Cortical thickness was measured using the measurement tool of the Vitrea Imaging Software (Vital Images, Inc.). Twelve regions of interest of the sacral cortex were identified (Figure 1): 2 in the sacral body (1 anterior and 1 posterior) and 10 in the cortex of the sacral ala (5 symmetrical regions on each side: 2 anterior, 2 posterior, and 1 lateral). The identification of the regions of interest for density and thickness measurements was agreed on by 2 observers (A.M.R. and N.W.C.) in each case.
We tested for significant (P < .05) effects of location and sacral nominal density (normal, osteopenic, or osteoporotic) on cancellous density or cortical thickness using multiple linear regressions accounting for random effects (Stata 10, StataCorp LP, College Station, TX).
Cancellous bone density was significantly lower in the osteoporotic group than in the osteopenic or normal groups (Figure 1). Cancellous bone density varied significantly as a function of location, with the most decrease in density in the areas lateral to the neural foramina compared with areas more medial or lateral (Table 2).
Controlling for location, cortical thickness in osteoporotic sacra was significantly less than that in normal and osteopenic sacra.The anterior cortex of the body of the sacrum was significantly thicker than the other cortical locations of interest in all 3 categories of sacra. Cortical thickness was greater in the anterior regions than in the posterior regions. Cortical thickness was not significantly different between normal and osteopenic sacra when controlling for location (Table 3).
The results of this study support the hypothesis that specific areas of the sacrum have greater loss of cancellous bone density in osteoporotic bone than in bone with normal density or osteopenia. The central and anterior parts of the sacral ala (where SIFs often occur) had significantly more loss in trabecular bone density than did other sacral regions. The decreased trabecular bone density of this central area of the sacral ala corresponds to the “fatty sphere” or “ala void” first described by de Peretti et al. . This void is a potentially weak area in the structure of the osteoporotic sacrum, and SIFs occur through this area of the sacrum lateral to the foramen. These fractures can be bilateral and have horizontal extensions . The area of decreased cancellous bone density in osteoporotic specimens coincides with the typical location of SIFs described clinically [7, 8] and in a cadaveric biomechanical study .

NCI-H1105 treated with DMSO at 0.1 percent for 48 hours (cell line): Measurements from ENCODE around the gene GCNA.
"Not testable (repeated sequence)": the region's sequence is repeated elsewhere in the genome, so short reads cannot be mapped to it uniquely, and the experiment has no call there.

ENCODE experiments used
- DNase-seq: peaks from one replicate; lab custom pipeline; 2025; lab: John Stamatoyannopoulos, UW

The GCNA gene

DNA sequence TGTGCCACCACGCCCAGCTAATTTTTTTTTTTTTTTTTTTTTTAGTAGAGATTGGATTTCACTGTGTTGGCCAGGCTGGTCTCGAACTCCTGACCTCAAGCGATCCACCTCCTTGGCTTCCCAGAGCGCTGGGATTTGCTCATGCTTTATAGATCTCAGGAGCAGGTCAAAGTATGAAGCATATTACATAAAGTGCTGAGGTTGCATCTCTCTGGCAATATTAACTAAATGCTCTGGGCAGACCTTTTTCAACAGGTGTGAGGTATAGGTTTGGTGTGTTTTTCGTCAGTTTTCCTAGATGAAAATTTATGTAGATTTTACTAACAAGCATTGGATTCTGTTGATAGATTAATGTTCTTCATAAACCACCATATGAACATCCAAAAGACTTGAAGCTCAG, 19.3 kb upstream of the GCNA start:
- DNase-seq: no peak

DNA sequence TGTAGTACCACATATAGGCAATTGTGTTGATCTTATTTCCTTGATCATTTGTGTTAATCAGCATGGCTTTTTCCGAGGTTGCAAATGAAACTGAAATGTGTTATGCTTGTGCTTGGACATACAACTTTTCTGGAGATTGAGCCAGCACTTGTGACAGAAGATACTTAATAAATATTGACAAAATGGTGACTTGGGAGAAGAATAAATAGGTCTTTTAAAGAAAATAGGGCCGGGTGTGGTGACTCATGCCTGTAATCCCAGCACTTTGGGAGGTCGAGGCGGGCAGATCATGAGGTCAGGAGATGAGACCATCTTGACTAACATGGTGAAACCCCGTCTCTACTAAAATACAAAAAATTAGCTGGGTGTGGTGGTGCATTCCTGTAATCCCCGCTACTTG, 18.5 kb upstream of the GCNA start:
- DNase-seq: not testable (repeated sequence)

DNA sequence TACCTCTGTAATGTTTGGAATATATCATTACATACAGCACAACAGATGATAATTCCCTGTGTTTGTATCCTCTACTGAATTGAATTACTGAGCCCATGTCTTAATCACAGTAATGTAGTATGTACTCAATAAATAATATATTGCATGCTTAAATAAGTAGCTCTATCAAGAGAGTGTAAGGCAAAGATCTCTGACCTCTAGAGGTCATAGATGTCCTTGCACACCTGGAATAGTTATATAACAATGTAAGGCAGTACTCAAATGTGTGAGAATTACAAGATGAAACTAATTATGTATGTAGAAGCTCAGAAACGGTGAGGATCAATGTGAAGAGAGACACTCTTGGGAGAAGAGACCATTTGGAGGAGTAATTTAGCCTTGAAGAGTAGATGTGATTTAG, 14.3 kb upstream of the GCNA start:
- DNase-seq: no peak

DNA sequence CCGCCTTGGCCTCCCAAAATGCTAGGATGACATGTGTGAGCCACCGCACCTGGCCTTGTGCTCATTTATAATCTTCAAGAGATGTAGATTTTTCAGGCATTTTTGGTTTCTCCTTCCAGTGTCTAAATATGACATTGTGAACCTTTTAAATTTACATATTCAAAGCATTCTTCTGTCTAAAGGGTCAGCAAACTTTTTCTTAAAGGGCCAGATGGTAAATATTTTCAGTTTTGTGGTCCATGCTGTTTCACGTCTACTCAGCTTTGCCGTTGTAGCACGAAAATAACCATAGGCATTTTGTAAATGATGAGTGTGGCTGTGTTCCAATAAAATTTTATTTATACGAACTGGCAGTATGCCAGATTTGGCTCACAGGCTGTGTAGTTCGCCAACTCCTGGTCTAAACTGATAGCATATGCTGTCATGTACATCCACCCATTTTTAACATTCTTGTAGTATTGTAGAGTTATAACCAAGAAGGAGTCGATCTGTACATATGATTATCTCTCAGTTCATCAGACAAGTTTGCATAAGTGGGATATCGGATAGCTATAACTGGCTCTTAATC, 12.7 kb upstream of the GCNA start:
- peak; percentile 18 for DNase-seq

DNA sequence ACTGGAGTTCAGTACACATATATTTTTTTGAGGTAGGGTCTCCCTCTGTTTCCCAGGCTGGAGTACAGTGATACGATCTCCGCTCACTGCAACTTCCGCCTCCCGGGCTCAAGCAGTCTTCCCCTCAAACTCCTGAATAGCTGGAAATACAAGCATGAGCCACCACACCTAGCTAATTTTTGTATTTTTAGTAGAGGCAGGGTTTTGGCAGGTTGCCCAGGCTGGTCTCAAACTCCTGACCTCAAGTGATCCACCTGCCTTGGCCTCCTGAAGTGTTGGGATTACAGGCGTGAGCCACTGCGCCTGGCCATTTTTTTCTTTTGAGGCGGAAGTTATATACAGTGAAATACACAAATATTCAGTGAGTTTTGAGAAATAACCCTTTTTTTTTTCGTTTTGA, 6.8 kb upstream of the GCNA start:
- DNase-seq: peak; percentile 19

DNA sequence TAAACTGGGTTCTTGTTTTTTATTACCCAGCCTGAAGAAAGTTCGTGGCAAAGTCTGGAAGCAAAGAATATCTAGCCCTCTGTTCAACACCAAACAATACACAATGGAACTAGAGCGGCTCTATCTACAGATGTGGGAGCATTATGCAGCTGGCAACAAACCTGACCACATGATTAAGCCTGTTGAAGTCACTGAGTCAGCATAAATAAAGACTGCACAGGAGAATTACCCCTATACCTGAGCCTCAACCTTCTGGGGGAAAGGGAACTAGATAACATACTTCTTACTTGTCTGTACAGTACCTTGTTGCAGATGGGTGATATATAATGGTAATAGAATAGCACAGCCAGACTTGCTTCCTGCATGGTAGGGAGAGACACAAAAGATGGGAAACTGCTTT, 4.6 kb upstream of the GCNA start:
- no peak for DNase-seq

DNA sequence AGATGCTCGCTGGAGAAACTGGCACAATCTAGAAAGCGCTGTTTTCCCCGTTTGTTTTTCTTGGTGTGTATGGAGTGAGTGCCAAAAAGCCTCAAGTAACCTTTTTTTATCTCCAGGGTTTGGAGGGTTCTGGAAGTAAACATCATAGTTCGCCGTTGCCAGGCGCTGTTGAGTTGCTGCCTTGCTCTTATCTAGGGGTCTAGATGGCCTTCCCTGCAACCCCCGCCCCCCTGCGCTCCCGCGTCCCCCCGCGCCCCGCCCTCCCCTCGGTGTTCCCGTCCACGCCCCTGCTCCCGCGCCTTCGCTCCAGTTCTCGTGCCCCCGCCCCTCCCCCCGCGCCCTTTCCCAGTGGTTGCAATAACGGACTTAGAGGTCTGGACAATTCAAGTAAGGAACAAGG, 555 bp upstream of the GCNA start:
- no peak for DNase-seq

The results of our study do not support the hypothesis that specific areas of the sacrum have decreases in cortical thickness in osteoporotic specimens compared with normal or osteopenic specimens. In the osteoporotic pelvis, the anterior cortex lateral to the neural foramina is the area in which SIFs occur [10–12]. However, in our study, this region did not have the thinnest cortex in osteoporotic specimens compared with other regions of the sacrum. Although there was generalized cortical thinning with increasing osteoporosis, no specific area had a greater loss of cortical bone. Ebraheim et al. [3, 13] and Peretz et al.  have measured cortical thickness in the sacrum; however, neither group made an assessment of overall bone density of the specimens to define the degree of porosity of their specimens. Ebraheim et al. [3, 13] performed quantitative CT on 40 sacra (donor age, 61 to 67 years) and showed that the average anterior cortical thickness was 2.5 ± 0.6mm. Peretz et al.  measured cortical thickness with direct microscopic visualization. In a group of 17 specimens, they found a range of cortical thickness between 0.5 and 2.25mm, and an average thickness of slightly more than 1.28mm. In our study, the mean cortical thickness of normal specimens was 1.36mm, which closely correlates with the thickness found by Peretz et al. , and is markedly less than that found by Ebraheim et al. [3, 13].
There are weaknesses in our study. We did not use a specific quantitative CT machine. The CT machine that we did use, however, was calibrated each day and the density measurement was controlled by the use of a CT bone density phantom. Mazess  has shown that the high fat content of cancellous bone, especially at low bone mineral densities, produces an error of up to 10% when measuring BMD. The presence of yellow marrow (high fat content) causes an underestimation of cancellous BMD. The very low measurements of BMD found in the osteoporotic group should be seen as an underestimate of the true value.
Our results show that the cancellous BMD in the areas just lateral to the neural foramina is greatly reduced in the osteoporotic sacrum. The anterior cortex of the sacral ala does not undergo excessive thinning when compared with other regions of the sacrum as specimens become osteoporotic. These areas of greatest cancellous bone loss correspond to the location of SIFs. Therefore, cancellous strength may be more important than cortical thickness with SIFs. Additional work is required to further define the role of cortical versus cancellous bone strength with different force mechanisms.
S. C. Mears was supported by the Dennis A. Jahnigen Career Development Award from the American Geriatrics Society and Atlantic Philanthropies.